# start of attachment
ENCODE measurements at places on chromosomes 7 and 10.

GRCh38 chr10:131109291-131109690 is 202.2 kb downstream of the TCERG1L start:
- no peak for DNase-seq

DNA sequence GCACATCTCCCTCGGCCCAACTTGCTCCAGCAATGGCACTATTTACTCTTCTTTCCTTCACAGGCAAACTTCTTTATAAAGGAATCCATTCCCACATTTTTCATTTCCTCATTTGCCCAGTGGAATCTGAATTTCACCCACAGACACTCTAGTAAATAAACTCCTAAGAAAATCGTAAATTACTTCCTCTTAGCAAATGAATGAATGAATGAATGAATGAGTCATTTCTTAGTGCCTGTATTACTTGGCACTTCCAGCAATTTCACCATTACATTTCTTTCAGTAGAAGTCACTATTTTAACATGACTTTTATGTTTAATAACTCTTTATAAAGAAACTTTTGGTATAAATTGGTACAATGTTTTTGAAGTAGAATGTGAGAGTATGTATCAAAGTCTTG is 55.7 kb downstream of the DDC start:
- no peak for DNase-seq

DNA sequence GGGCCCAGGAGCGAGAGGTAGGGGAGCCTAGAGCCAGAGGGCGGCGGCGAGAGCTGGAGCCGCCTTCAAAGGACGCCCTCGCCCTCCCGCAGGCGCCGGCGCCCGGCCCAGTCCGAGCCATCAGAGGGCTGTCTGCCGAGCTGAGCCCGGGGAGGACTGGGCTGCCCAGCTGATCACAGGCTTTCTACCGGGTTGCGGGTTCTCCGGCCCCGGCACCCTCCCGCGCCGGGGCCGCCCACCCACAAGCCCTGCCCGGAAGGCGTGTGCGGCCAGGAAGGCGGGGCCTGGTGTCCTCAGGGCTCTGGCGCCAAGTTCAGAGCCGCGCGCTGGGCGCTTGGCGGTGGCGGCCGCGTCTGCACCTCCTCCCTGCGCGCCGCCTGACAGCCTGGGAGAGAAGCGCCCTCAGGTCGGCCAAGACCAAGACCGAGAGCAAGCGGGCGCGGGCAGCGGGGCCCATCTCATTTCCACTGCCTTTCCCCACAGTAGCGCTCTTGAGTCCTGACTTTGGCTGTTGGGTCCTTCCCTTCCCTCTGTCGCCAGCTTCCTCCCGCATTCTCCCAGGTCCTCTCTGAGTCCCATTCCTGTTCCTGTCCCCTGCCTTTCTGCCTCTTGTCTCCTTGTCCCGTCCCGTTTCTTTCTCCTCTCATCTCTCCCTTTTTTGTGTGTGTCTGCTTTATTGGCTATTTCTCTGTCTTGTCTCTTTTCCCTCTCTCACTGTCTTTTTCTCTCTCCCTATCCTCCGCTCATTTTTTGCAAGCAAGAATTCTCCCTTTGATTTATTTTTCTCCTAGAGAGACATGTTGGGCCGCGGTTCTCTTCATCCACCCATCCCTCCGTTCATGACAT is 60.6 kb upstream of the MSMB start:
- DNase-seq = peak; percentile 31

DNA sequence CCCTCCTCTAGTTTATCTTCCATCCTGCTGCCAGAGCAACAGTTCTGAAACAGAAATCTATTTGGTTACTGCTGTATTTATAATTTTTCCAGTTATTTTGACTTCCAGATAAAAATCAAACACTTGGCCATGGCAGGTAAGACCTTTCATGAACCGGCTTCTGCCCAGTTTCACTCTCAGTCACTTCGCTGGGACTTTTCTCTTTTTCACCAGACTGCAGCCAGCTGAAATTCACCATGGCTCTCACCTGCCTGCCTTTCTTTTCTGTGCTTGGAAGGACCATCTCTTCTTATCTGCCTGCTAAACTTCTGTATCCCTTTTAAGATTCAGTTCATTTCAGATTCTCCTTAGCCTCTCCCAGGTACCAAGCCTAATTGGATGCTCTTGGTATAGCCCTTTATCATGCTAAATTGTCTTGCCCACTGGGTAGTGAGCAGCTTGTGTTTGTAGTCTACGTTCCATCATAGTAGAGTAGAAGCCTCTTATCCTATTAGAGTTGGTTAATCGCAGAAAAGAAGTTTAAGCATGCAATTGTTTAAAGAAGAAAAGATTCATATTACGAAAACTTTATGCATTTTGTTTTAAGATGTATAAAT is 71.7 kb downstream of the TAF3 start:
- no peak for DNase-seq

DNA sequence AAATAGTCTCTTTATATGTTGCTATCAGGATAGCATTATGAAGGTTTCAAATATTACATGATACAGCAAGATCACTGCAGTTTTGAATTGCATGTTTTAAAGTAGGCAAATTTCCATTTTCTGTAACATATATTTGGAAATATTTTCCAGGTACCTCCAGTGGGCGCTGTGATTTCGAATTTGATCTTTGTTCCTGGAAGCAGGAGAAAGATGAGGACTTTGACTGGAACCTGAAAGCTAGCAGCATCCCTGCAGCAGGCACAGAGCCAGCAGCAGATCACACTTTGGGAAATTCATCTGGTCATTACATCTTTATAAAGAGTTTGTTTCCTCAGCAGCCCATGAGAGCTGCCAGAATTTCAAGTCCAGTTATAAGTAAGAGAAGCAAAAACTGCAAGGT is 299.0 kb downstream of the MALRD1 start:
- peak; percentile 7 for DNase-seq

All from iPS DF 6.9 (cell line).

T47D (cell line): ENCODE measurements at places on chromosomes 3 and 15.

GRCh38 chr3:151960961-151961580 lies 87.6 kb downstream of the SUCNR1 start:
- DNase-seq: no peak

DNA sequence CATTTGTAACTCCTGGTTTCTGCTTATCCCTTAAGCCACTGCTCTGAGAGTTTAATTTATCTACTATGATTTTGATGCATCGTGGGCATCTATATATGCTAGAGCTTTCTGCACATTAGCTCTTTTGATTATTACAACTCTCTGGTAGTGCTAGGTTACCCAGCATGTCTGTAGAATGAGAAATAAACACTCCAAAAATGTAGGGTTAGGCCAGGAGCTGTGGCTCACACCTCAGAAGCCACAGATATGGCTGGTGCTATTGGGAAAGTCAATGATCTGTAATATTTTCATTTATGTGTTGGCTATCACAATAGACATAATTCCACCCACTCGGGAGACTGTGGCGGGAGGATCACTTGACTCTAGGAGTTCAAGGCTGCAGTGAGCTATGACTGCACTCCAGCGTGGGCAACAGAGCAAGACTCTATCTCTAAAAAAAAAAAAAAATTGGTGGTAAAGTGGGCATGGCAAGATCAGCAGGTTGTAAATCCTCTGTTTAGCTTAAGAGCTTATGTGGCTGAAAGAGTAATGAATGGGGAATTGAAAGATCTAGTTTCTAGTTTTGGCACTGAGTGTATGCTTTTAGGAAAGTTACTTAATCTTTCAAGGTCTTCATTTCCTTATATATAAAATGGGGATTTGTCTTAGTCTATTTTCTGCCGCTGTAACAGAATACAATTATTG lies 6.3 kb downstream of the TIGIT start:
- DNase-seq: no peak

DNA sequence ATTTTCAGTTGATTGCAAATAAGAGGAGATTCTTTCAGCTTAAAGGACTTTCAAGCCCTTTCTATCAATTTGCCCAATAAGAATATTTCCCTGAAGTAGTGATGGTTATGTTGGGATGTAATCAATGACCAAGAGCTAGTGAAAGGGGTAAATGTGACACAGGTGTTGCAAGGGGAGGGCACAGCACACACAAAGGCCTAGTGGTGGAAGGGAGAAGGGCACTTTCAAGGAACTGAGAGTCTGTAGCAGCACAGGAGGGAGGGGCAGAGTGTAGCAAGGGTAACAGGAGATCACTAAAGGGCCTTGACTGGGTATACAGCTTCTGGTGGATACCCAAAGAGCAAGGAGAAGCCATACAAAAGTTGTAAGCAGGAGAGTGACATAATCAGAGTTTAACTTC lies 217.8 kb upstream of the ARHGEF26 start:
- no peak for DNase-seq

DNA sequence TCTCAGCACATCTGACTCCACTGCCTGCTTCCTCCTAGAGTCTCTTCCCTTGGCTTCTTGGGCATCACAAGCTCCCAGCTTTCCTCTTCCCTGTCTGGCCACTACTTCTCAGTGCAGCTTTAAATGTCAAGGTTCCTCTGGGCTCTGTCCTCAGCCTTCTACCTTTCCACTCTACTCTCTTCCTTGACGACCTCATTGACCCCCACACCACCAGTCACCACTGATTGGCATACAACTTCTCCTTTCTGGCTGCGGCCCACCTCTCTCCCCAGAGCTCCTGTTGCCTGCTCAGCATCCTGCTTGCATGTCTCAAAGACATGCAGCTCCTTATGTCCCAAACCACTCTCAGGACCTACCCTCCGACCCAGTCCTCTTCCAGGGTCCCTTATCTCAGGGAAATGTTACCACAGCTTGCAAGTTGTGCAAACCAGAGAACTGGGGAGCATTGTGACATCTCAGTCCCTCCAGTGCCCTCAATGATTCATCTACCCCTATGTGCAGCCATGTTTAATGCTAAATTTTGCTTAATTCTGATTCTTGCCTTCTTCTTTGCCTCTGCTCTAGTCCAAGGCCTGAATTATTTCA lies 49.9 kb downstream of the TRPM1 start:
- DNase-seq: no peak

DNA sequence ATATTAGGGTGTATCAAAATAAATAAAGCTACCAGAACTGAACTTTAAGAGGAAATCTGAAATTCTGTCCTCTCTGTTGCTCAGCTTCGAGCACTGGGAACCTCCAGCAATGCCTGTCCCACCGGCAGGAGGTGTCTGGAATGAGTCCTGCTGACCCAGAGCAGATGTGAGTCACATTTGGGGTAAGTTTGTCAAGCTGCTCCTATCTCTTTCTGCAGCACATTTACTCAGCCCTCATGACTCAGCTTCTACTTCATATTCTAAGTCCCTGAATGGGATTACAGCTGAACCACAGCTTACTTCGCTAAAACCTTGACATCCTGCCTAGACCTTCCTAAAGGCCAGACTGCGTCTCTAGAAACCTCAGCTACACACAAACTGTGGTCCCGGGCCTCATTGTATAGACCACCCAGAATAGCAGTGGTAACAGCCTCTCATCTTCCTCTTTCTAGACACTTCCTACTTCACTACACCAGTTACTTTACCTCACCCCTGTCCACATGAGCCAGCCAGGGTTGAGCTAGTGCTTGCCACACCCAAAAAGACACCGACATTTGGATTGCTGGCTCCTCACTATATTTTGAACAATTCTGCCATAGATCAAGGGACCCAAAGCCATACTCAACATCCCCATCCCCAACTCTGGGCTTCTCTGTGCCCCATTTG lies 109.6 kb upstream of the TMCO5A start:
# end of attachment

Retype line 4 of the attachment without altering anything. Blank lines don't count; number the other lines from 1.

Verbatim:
DNA sequence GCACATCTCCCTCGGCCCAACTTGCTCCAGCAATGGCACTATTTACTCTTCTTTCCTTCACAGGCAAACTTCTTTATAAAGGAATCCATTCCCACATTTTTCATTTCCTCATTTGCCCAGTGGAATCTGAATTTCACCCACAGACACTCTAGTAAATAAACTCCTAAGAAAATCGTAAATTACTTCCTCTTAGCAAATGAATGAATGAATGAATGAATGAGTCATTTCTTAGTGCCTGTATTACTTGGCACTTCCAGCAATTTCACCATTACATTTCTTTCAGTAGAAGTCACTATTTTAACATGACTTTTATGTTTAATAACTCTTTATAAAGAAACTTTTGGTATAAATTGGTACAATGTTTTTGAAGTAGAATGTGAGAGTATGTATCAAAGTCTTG is 55.7 kb downstream of the DDC start: